Re the wait for your neuro appointment: unfortunately there are far too few neuros so waiting times can be horrific :frowning: At least it’s not too long now. To add to Janet’s advice about getting the most from the appointment, I’ll copy and old post of mine at the bottom which may be helpful.

Btw, the electric shooting pain sounds like L’Hermitte’s. It’s a sign of a problem with the spinal cord (in MS, a spinal cord lesion). It is not associated with stress and so I think you can safely conclude that your GP was having a bad day when he/she dismissed your concerns about your fatigue and word-finding problems without bothering to consider if they might be related to your previous symptoms.

Let us know how things go?

Karen x

These are the things that I think help at a first consultation:

No.1: Be prepared! (It’s always best to have something and not need it than need it and not have it!)

  • Be able to tell the neuro your medical history, any neurological illnesses in your family (if asked) and your symptoms in a succinct, objective manner. Prepare a list / aide memoire to help you. Do not prepare lists with loads of details over loads of pages: the neuro will most likely only want a topline summary / headlines. If they want more info, they’ll ask. A good list will be chronological and focus on the main symptoms. For example, April-May 2009 (recovered): optic neuritis; September-December 2010 (some recovery): incontinence, spasms in legs, shooting pains in legs; June 2012 (ongoing): terrible fatigue, deterioration in walking, some cognitive difficulties. If this is the first time this kind of thing has happened to you, then stick to a simple explanation – when it started, what the main symptoms have been and how they progressed, if anything has gotten better since. For example, March 2012: woke with tingling in legs. Developed to legs, torso and back over 2 week period. April: extreme fatigue; tingling areas now buzzing, itching and hypersensitive too. Now: all of the above plus blurry eyesight.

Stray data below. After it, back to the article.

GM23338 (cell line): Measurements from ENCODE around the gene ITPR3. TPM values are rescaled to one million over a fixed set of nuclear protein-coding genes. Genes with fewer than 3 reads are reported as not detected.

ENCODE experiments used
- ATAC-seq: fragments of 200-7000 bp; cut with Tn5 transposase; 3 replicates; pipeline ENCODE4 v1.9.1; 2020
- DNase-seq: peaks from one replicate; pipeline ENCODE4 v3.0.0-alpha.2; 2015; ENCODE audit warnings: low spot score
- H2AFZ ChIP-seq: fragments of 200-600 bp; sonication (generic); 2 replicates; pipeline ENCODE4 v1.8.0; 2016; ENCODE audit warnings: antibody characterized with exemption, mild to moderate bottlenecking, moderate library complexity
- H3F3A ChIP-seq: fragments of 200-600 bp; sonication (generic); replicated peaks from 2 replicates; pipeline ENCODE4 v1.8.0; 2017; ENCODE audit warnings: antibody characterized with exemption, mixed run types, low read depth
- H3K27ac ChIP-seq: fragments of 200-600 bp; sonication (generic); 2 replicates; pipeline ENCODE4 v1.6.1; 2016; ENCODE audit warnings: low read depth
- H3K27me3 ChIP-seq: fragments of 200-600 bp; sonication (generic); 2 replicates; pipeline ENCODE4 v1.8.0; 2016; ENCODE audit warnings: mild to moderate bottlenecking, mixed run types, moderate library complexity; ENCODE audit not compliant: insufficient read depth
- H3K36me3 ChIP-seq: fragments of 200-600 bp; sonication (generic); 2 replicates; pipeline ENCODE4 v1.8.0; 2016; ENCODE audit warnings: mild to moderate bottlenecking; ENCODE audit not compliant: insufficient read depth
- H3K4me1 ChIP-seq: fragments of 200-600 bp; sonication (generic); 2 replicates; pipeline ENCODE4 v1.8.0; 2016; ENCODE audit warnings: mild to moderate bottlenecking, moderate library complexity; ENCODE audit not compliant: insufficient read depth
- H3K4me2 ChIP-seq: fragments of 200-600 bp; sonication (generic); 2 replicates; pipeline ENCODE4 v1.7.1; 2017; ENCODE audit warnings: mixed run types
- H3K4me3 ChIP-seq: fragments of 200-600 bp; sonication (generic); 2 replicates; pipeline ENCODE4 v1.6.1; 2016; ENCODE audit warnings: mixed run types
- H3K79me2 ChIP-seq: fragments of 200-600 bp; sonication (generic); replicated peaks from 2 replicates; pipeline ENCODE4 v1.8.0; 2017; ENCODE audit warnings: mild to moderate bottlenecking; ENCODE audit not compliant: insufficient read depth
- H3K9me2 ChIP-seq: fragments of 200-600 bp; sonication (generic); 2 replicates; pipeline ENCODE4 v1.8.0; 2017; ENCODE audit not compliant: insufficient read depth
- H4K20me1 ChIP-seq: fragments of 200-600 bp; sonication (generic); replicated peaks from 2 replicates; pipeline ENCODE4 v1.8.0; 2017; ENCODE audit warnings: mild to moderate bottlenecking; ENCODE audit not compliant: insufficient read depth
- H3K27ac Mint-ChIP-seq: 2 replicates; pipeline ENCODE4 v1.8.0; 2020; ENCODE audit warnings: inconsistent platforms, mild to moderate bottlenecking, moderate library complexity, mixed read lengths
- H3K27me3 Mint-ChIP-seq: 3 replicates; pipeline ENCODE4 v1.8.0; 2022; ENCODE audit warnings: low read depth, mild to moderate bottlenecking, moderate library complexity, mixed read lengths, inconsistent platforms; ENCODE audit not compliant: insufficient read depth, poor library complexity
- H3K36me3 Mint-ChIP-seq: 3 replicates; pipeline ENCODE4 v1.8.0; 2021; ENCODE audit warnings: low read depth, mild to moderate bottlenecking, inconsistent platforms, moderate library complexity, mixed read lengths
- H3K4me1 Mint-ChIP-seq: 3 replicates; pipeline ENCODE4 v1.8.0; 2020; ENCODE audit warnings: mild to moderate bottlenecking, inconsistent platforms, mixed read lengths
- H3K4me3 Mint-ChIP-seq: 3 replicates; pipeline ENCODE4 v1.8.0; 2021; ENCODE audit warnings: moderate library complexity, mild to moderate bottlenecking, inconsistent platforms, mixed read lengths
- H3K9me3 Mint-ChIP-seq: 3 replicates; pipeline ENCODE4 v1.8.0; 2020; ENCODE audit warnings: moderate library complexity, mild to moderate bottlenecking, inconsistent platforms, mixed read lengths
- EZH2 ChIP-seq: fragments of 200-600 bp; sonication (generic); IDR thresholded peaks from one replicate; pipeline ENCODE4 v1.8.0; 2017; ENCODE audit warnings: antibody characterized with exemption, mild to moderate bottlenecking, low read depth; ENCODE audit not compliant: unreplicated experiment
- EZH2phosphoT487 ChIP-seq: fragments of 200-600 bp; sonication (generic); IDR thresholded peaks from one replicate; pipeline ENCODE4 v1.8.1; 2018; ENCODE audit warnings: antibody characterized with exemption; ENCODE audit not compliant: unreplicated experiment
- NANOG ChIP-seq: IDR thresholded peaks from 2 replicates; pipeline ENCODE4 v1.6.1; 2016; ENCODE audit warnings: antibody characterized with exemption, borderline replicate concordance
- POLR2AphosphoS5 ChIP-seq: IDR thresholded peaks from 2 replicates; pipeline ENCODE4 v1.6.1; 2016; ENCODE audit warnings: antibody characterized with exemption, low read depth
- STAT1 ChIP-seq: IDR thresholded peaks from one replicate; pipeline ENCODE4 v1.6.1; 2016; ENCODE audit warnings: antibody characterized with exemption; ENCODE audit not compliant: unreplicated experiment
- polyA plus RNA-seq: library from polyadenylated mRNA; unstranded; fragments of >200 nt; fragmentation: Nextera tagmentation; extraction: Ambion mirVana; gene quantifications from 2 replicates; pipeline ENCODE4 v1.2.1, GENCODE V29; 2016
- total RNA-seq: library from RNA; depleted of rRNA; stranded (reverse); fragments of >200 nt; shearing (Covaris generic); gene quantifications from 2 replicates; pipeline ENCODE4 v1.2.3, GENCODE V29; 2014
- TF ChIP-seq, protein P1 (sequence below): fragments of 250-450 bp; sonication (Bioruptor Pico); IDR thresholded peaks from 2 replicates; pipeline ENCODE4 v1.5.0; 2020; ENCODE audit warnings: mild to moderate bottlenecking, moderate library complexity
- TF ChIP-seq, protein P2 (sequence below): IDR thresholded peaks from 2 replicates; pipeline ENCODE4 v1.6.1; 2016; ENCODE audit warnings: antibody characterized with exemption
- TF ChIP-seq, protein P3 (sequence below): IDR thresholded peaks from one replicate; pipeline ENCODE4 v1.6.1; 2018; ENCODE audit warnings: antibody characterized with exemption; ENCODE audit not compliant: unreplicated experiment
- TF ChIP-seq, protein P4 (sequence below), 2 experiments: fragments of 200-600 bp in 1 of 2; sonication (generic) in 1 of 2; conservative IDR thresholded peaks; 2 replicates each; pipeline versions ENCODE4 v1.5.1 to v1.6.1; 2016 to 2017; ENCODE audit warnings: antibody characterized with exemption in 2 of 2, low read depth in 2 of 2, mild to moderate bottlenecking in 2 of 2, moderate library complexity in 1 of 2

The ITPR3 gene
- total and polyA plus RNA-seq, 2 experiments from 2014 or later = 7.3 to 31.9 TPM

• Take a (short) list of questions if you have any.

  • Take a list of symptoms that you are struggling with so the neuro can advise re meds or therapy.

No.2: Do not hand over lists unless you really can’t talk through things yourself. If you do hand something over, do not speak until the neuro has finished reading it (or asks you a question - once you’ve answered it, be quiet again if there’s more to read). If you are planning on handing anything over, keep a copy for yourself.

No.3: Be honest. Do not exaggerate and do not play things down.

No.4: Take someone with you if you can. It is really helpful to have another pair of eyes and ears there so there’s a better chance of remembering what happened and what was said. The other person can also help to jog your memory if needed.

No.5: If the neuro’s taking notes of what you’re saying, give him enough time to keep up and get things written down properly.

There really is nothing to be concerned about. The goal of an initial consultation is for the neuro to work out what the most feasible explanations are for your symptoms and to order suitable tests. To do that, he/she needs to know your history and the results of a clinical exam. The only bit that you can help with is the history. So that’s your contribution: to provide the information that the neuro needs. This isn’t too hard - after all, it’s all about you! A list / aide memoire can help to keep you from waffling or missing out something important though.

Thanks Rizzo will take your advice.